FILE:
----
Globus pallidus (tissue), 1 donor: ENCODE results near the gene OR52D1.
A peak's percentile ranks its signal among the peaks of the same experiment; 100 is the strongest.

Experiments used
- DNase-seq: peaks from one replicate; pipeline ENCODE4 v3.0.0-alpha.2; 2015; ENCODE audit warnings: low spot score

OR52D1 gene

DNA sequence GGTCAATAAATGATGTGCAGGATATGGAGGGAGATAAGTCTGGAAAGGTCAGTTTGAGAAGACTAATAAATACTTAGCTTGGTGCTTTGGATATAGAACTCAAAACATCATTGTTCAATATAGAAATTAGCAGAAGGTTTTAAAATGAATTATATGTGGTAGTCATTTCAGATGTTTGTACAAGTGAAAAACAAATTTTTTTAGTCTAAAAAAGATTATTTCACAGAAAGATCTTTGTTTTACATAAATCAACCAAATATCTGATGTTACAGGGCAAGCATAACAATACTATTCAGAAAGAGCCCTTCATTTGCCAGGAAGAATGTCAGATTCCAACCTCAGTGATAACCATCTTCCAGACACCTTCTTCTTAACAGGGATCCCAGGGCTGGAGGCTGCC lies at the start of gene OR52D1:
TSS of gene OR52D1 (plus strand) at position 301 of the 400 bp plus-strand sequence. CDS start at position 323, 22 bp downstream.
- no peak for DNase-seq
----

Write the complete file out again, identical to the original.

Globus pallidus (tissue), 1 donor: ENCODE results near the gene OR52D1.
A peak's percentile ranks its signal among the peaks of the same experiment; 100 is the strongest.

Experiments used
- DNase-seq: peaks from one replicate; pipeline ENCODE4 v3.0.0-alpha.2; 2015; ENCODE audit warnings: low spot score

OR52D1 gene

DNA sequence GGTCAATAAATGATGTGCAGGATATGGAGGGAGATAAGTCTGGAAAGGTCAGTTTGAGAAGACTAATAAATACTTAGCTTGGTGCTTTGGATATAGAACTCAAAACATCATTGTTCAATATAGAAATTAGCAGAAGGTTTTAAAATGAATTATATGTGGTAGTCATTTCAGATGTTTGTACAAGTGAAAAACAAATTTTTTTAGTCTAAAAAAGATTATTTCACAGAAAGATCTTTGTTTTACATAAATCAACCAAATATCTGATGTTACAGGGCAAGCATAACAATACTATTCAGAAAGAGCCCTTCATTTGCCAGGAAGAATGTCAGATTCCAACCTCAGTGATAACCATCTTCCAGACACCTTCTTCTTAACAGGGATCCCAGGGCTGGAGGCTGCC lies at the start of gene OR52D1:
TSS of gene OR52D1 (plus strand) at position 301 of the 400 bp plus-strand sequence. CDS start at position 323, 22 bp downstream.
- no peak for DNase-seq